The Iranian diaspora is large, including not only those who fled shortly after the 1979 revolution, but also later waves who left Iran due to continued repression or economic problems. More than half a million live in the United States, and France, Sweden, and Germany have communities numbering in the hundreds of thousands, with major centers in Los Angeles, Washington, London, Paris, and Stockholm.

In Paris, 28-year-old Romane Ranjbaran was among thousands last week who came out despite a heavy downpour and marched, singing and chanting “Khamenei get out” in Persian and French, referring to Iran’s Supreme Leader Ayatollah Ali Khamenei. Several women cut off their hair and tossed it gleefully into the air.

Ranjbaran, who grew up in France, said she felt “struck” by what is happening in Iran.

“Iran is part of my history. My mother has known a free Iran when women were free,” she said as her mother and other family members stood by her side at the rally. “It is an international struggle. If we want the situation in Iran to improve, we need international support.”

The 1979 revolution ousted the US-backed shah, the monarch whose rule was resolutely secular but was also brutally repressive and plagued by corruption. The revolution joined leftists and other political factions including Islamists, who after the fall of the shah took total power and created the Islamic Republic, ruled by Shiite Muslim clerics.

Some expatriates have been wary of joining protests because they have family in Iran and regularly travel back and forth. Some expressed concern over the suspected presence of Iranian intelligence officials or extremist factions.

Others say they felt some concern about the aims of the protests beyond the unifying cry of “Women, Life, Freedom” and the leaderless nature of the protests.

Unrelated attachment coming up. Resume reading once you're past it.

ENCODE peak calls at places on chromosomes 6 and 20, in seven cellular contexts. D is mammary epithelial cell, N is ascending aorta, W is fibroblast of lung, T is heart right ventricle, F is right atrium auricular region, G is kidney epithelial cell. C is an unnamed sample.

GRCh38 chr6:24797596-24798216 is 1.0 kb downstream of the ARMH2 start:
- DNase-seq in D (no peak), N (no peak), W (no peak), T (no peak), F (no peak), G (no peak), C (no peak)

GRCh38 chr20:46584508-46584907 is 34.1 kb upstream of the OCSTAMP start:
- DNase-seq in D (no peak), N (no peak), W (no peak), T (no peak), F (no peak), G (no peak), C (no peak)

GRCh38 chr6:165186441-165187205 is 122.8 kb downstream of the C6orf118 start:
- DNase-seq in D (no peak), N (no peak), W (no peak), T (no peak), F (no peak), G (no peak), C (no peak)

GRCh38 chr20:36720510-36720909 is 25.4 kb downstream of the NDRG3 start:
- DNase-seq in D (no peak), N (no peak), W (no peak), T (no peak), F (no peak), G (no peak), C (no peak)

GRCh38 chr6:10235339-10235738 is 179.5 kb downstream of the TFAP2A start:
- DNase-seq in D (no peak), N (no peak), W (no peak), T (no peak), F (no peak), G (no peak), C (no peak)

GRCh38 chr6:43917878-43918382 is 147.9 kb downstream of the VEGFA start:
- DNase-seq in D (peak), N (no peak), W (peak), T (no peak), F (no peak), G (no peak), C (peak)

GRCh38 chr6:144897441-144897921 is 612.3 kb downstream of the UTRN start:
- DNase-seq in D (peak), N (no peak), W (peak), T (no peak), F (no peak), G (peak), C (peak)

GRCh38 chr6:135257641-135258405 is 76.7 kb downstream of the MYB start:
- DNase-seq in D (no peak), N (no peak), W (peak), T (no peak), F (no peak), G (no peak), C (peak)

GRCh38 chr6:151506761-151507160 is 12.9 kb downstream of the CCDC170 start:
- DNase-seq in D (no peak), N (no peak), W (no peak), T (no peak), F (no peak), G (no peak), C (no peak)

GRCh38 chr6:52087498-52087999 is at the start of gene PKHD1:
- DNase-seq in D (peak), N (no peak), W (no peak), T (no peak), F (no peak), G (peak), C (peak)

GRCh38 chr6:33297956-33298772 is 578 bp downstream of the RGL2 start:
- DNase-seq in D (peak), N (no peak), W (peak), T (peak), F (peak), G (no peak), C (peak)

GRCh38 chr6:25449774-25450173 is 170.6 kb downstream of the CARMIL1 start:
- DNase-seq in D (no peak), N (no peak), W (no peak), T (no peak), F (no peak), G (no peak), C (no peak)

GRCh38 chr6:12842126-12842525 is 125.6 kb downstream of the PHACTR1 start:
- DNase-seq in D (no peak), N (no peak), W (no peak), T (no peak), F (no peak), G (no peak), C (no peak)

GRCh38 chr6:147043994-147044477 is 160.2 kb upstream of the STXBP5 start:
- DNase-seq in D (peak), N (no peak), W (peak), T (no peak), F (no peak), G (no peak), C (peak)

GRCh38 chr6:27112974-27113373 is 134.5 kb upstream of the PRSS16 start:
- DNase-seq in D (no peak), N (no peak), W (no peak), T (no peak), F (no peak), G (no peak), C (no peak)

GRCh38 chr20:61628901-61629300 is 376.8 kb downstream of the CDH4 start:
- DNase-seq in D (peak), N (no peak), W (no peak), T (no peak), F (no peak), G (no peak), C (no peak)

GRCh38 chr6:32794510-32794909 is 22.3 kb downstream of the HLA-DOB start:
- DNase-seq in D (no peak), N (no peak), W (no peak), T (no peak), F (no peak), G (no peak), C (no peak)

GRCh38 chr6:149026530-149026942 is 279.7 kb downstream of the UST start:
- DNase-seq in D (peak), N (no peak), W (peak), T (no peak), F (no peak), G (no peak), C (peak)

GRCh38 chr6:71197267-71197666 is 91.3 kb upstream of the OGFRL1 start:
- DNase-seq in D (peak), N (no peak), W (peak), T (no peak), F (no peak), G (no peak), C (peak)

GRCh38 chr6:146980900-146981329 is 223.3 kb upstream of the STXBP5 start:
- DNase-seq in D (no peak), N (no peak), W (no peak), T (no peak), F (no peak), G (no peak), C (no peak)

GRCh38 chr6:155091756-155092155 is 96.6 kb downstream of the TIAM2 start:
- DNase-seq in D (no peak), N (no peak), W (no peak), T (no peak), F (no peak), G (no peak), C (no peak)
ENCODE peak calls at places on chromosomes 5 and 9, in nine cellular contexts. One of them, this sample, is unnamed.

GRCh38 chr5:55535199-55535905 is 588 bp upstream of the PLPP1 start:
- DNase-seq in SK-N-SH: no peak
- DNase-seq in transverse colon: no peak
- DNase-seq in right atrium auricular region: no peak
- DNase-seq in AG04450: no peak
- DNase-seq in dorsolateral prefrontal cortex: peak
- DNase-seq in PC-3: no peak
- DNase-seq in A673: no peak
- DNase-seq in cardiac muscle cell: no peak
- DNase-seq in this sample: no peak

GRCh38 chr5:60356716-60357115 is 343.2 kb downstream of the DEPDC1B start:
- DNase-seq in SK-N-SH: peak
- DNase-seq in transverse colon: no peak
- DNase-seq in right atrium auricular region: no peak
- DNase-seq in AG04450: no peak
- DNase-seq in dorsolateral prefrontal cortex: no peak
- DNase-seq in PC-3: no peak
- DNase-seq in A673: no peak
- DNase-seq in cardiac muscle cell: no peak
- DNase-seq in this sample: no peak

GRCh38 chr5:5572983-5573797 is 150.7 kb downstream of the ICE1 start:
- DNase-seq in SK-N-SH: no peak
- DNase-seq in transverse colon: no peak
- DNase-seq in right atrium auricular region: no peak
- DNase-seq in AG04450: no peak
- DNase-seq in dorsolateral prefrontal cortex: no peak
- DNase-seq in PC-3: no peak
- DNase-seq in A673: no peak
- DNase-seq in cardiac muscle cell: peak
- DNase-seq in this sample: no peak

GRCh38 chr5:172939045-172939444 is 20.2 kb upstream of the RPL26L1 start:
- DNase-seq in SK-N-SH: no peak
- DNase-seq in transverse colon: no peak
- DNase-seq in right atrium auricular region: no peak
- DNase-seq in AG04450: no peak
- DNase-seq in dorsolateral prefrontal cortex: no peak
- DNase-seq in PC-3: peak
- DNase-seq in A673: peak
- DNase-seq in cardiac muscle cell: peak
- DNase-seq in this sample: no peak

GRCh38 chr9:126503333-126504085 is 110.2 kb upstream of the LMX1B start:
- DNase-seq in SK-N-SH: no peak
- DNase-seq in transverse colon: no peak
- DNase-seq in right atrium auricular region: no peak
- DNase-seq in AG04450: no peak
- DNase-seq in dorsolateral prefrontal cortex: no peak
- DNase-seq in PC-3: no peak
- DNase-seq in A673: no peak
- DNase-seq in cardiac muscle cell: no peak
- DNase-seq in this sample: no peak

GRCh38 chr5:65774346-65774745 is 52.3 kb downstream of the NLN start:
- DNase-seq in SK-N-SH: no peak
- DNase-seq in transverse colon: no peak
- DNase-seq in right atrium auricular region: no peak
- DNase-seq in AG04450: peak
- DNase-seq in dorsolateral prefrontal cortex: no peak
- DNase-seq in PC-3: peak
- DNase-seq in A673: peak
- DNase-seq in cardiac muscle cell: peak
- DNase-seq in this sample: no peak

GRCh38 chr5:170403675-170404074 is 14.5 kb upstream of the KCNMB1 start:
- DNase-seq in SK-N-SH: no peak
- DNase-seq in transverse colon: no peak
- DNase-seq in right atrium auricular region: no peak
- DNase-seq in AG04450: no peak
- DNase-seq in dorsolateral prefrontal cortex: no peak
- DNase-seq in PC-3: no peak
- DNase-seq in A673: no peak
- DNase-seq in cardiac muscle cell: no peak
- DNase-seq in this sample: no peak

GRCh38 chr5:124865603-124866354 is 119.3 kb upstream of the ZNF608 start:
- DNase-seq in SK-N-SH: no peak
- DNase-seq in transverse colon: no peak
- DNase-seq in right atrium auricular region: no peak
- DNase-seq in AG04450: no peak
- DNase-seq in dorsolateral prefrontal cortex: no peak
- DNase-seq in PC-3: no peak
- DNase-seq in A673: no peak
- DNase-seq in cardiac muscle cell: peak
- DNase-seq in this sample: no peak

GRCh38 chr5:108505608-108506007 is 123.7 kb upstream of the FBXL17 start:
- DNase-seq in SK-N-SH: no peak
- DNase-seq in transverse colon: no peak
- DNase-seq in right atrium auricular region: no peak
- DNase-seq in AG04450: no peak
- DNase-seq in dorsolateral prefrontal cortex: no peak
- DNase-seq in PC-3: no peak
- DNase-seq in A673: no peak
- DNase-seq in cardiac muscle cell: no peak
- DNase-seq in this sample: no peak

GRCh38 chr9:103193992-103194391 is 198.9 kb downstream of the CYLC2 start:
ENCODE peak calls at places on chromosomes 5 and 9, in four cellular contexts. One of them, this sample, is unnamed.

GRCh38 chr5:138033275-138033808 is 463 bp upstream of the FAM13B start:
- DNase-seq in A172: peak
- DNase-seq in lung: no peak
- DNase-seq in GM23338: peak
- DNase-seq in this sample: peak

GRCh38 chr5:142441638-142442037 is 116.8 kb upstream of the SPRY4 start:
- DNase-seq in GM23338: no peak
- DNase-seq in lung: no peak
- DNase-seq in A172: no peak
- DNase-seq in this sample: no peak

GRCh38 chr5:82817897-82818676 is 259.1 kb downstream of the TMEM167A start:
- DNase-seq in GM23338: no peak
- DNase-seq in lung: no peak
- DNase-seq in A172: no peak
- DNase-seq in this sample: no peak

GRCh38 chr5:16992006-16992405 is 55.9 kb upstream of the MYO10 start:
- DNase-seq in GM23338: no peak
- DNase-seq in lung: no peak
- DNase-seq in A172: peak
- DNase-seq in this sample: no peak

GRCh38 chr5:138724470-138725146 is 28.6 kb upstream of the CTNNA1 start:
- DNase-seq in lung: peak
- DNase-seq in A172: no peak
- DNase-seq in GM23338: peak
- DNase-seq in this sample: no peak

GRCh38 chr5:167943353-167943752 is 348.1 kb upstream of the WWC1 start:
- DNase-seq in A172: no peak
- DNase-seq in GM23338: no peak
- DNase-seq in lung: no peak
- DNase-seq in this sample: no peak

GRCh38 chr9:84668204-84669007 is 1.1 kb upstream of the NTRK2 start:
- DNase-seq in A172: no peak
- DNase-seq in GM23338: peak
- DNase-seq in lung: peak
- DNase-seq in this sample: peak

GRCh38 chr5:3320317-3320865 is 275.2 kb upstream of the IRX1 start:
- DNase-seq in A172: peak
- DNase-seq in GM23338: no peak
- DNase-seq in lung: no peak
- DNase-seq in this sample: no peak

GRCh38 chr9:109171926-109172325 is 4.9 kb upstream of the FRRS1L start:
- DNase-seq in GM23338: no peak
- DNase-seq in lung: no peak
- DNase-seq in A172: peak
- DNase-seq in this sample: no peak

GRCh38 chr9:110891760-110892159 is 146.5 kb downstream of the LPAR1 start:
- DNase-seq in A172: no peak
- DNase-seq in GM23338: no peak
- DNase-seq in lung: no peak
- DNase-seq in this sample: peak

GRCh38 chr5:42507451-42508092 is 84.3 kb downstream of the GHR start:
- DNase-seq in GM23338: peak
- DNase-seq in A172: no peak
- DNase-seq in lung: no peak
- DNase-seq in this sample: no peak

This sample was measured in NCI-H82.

“I love my country, I want to show support, but every time I go I also get confused because there is a different song in every corner of the demonstrations,” said Amanda Navaian, a designer of luxury handbags in her 40s who has participated in all the last weekend meetings in London.

Navaian said she wanted to participate in protests “for as long as it takes,” and has even planned to possibly organize one herself. She wasn’t sure that demonstrations abroad will make any real difference, but she said it was crucial “to show that we care.”

At least she knows she is doing something to dispel what she described as pervasive negative perceptions of Iran and Iranians.

“Islam was forced on us; this extremism is not who we are. Our country has been hijacked – we were a country of music, dance and poetry,” Navaian said.

“People came up to me in Trafalgar Square to ask ‘What are you doing?’ and I explained why we were there,” she added. “Through these demonstrations, there is more awareness. Maybe the international community should now wake up to what is happening.”